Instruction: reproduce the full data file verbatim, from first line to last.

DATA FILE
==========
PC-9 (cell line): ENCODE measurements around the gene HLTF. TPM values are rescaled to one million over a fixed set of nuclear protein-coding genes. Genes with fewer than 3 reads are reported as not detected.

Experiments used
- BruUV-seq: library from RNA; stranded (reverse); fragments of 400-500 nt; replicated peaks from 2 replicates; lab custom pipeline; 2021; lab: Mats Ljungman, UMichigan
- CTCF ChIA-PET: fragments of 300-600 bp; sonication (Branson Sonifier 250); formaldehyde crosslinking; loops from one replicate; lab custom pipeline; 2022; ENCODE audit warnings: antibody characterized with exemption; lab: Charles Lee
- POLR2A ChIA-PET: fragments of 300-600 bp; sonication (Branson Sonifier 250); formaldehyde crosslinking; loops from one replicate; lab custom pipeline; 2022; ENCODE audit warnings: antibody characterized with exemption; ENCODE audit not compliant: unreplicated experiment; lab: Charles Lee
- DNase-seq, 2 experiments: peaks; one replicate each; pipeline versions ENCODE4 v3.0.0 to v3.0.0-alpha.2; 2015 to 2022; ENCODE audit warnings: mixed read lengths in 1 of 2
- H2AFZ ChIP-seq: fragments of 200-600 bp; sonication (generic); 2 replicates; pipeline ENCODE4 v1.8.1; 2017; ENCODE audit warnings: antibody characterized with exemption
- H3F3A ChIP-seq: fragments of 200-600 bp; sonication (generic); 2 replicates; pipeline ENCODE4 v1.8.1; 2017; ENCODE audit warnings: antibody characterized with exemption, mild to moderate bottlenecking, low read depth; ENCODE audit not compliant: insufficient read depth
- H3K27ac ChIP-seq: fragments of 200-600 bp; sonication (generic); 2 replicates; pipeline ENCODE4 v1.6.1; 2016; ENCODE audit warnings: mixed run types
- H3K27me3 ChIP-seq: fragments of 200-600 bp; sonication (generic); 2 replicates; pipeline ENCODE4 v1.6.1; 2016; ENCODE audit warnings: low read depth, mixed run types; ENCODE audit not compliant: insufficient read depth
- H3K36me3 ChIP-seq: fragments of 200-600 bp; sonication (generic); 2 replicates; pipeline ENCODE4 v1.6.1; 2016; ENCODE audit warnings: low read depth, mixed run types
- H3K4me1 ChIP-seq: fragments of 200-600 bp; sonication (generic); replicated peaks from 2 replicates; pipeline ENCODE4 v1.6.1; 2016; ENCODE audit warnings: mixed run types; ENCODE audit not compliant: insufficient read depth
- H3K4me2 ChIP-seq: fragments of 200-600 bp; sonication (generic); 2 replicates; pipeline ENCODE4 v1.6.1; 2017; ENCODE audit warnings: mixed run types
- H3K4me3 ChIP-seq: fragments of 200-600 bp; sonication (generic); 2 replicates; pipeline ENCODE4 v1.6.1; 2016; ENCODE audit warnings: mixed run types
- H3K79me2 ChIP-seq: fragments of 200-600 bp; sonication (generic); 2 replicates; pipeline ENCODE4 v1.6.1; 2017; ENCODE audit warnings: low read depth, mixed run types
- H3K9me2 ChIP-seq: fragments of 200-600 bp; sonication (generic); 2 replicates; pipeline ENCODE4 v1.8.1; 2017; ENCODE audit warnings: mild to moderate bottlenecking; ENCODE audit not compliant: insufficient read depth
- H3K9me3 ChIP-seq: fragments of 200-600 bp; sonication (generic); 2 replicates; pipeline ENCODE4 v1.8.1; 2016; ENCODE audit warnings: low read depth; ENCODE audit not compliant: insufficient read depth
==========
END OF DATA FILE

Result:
PC-9 (cell line): ENCODE measurements around the gene HLTF. TPM values are rescaled to one million over a fixed set of nuclear protein-coding genes. Genes with fewer than 3 reads are reported as not detected.

Experiments used
- BruUV-seq: library from RNA; stranded (reverse); fragments of 400-500 nt; replicated peaks from 2 replicates; lab custom pipeline; 2021; lab: Mats Ljungman, UMichigan
- CTCF ChIA-PET: fragments of 300-600 bp; sonication (Branson Sonifier 250); formaldehyde crosslinking; loops from one replicate; lab custom pipeline; 2022; ENCODE audit warnings: antibody characterized with exemption; lab: Charles Lee
- POLR2A ChIA-PET: fragments of 300-600 bp; sonication (Branson Sonifier 250); formaldehyde crosslinking; loops from one replicate; lab custom pipeline; 2022; ENCODE audit warnings: antibody characterized with exemption; ENCODE audit not compliant: unreplicated experiment; lab: Charles Lee
- DNase-seq, 2 experiments: peaks; one replicate each; pipeline versions ENCODE4 v3.0.0 to v3.0.0-alpha.2; 2015 to 2022; ENCODE audit warnings: mixed read lengths in 1 of 2
- H2AFZ ChIP-seq: fragments of 200-600 bp; sonication (generic); 2 replicates; pipeline ENCODE4 v1.8.1; 2017; ENCODE audit warnings: antibody characterized with exemption
- H3F3A ChIP-seq: fragments of 200-600 bp; sonication (generic); 2 replicates; pipeline ENCODE4 v1.8.1; 2017; ENCODE audit warnings: antibody characterized with exemption, mild to moderate bottlenecking, low read depth; ENCODE audit not compliant: insufficient read depth
- H3K27ac ChIP-seq: fragments of 200-600 bp; sonication (generic); 2 replicates; pipeline ENCODE4 v1.6.1; 2016; ENCODE audit warnings: mixed run types
- H3K27me3 ChIP-seq: fragments of 200-600 bp; sonication (generic); 2 replicates; pipeline ENCODE4 v1.6.1; 2016; ENCODE audit warnings: low read depth, mixed run types; ENCODE audit not compliant: insufficient read depth
- H3K36me3 ChIP-seq: fragments of 200-600 bp; sonication (generic); 2 replicates; pipeline ENCODE4 v1.6.1; 2016; ENCODE audit warnings: low read depth, mixed run types
- H3K4me1 ChIP-seq: fragments of 200-600 bp; sonication (generic); replicated peaks from 2 replicates; pipeline ENCODE4 v1.6.1; 2016; ENCODE audit warnings: mixed run types; ENCODE audit not compliant: insufficient read depth
- H3K4me2 ChIP-seq: fragments of 200-600 bp; sonication (generic); 2 replicates; pipeline ENCODE4 v1.6.1; 2017; ENCODE audit warnings: mixed run types
- H3K4me3 ChIP-seq: fragments of 200-600 bp; sonication (generic); 2 replicates; pipeline ENCODE4 v1.6.1; 2016; ENCODE audit warnings: mixed run types
- H3K79me2 ChIP-seq: fragments of 200-600 bp; sonication (generic); 2 replicates; pipeline ENCODE4 v1.6.1; 2017; ENCODE audit warnings: low read depth, mixed run types
- H3K9me2 ChIP-seq: fragments of 200-600 bp; sonication (generic); 2 replicates; pipeline ENCODE4 v1.8.1; 2017; ENCODE audit warnings: mild to moderate bottlenecking; ENCODE audit not compliant: insufficient read depth
- H3K9me3 ChIP-seq: fragments of 200-600 bp; sonication (generic); 2 replicates; pipeline ENCODE4 v1.8.1; 2016; ENCODE audit warnings: low read depth; ENCODE audit not compliant: insufficient read depth